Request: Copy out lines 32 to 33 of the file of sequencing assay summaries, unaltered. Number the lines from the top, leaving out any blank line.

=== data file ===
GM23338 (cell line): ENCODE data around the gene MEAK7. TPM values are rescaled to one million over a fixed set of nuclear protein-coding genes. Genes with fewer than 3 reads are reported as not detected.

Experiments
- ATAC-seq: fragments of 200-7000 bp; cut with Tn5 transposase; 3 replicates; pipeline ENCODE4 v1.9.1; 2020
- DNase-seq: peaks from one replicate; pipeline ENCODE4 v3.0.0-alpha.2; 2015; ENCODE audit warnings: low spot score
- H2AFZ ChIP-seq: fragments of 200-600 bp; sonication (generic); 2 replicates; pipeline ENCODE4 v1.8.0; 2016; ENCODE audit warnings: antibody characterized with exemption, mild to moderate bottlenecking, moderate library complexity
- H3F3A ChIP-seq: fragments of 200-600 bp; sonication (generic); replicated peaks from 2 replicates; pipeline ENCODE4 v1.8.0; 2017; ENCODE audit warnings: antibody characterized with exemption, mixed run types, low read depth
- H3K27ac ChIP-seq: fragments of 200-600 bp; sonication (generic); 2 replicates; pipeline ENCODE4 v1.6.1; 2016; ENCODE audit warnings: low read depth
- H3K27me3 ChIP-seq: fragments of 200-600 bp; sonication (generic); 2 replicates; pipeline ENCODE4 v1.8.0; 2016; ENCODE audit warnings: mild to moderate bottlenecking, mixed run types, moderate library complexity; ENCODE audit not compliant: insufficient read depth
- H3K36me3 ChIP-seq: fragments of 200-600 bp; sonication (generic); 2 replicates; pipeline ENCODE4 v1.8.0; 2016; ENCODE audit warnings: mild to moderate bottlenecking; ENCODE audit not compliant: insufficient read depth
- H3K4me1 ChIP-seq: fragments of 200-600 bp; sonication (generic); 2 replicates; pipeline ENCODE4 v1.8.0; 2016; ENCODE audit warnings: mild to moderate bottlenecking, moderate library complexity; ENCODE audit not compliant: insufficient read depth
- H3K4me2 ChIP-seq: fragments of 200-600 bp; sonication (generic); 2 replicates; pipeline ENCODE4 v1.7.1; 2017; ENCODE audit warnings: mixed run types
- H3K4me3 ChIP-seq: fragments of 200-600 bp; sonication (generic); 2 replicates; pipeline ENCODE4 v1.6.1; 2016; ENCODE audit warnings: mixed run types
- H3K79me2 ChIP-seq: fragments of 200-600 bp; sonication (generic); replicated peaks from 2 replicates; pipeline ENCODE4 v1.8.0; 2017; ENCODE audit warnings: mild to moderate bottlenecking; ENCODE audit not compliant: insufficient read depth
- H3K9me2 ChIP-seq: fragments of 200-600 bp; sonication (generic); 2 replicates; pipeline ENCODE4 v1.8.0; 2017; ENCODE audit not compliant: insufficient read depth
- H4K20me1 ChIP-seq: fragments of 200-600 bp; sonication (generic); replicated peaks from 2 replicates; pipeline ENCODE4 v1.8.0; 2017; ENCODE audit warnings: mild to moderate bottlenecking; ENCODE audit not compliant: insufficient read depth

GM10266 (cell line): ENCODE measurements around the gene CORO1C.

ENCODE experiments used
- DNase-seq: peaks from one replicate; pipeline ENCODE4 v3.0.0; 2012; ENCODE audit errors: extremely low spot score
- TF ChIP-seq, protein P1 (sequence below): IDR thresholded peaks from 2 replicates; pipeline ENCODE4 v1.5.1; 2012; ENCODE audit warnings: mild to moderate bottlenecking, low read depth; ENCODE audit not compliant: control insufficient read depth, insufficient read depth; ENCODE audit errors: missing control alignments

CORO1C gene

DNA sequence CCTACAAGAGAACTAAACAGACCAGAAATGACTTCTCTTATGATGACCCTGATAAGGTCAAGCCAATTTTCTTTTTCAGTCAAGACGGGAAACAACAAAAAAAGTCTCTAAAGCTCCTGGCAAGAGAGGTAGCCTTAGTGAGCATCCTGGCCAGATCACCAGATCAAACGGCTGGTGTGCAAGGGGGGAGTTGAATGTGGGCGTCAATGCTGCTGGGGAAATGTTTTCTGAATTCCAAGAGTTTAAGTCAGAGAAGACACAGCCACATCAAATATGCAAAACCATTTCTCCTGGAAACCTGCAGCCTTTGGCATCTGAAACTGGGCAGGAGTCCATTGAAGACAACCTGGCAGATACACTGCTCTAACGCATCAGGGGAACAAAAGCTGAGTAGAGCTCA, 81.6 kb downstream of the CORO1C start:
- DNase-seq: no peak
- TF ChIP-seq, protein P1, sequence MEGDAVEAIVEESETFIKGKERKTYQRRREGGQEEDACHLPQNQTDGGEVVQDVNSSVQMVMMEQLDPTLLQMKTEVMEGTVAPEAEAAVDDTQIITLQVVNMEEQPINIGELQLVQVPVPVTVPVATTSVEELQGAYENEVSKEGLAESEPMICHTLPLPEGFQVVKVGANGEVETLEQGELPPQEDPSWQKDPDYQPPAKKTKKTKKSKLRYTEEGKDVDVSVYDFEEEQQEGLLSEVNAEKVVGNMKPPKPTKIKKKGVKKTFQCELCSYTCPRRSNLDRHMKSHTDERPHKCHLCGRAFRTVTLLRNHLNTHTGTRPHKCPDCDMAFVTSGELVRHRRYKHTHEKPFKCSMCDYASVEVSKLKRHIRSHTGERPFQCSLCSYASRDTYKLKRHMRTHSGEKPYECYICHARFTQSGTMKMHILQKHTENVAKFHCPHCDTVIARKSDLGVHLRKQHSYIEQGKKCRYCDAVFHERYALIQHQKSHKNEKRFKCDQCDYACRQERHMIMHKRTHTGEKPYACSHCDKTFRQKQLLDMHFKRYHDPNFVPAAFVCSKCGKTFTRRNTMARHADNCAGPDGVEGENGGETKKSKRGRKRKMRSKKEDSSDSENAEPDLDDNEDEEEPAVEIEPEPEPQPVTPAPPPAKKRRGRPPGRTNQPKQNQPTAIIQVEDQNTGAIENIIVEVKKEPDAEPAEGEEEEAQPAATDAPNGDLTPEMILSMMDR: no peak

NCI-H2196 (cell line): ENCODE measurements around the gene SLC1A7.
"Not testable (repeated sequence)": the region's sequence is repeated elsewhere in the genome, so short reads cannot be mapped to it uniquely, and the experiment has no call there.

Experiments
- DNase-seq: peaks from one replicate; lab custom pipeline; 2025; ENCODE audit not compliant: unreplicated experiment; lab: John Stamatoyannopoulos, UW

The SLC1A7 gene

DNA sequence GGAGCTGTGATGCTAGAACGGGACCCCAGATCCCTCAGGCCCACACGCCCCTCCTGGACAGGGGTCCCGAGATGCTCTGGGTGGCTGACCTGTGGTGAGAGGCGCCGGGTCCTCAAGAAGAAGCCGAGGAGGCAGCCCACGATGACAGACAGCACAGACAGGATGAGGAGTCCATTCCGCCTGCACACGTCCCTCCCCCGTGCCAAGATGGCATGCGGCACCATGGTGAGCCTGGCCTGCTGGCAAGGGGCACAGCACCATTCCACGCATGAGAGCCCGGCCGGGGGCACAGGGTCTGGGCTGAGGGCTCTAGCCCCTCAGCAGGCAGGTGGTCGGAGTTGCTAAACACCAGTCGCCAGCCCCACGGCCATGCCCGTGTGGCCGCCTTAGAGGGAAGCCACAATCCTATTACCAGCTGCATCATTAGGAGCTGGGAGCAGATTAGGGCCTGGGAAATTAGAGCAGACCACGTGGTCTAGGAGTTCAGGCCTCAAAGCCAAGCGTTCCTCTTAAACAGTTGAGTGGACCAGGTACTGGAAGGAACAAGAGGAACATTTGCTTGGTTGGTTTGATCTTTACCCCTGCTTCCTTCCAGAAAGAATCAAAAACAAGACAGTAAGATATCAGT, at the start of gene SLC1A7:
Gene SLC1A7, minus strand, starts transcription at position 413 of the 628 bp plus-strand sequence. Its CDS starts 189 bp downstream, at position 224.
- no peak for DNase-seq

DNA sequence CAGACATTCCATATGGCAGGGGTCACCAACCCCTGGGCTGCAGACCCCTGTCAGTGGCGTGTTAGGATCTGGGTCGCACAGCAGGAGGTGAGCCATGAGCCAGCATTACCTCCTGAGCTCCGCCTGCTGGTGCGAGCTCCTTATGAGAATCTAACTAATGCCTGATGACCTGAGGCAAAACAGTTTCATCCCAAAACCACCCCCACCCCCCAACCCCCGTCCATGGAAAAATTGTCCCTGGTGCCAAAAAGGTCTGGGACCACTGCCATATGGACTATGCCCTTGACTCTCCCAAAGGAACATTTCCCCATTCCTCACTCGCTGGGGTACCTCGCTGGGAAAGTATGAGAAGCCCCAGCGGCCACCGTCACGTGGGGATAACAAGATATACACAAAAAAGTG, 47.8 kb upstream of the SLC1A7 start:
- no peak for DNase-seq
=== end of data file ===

DNA sequence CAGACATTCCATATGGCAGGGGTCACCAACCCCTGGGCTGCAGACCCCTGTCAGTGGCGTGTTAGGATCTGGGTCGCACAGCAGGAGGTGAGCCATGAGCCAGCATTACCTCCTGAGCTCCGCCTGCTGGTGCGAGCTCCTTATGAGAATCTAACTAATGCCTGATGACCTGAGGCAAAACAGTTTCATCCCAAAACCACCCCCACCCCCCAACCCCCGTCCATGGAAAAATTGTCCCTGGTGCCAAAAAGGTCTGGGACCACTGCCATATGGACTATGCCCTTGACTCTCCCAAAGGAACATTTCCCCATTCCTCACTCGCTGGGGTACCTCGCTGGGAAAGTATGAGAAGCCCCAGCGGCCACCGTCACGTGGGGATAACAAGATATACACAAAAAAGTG, 47.8 kb upstream of the SLC1A7 start:
- no peak for DNase-seq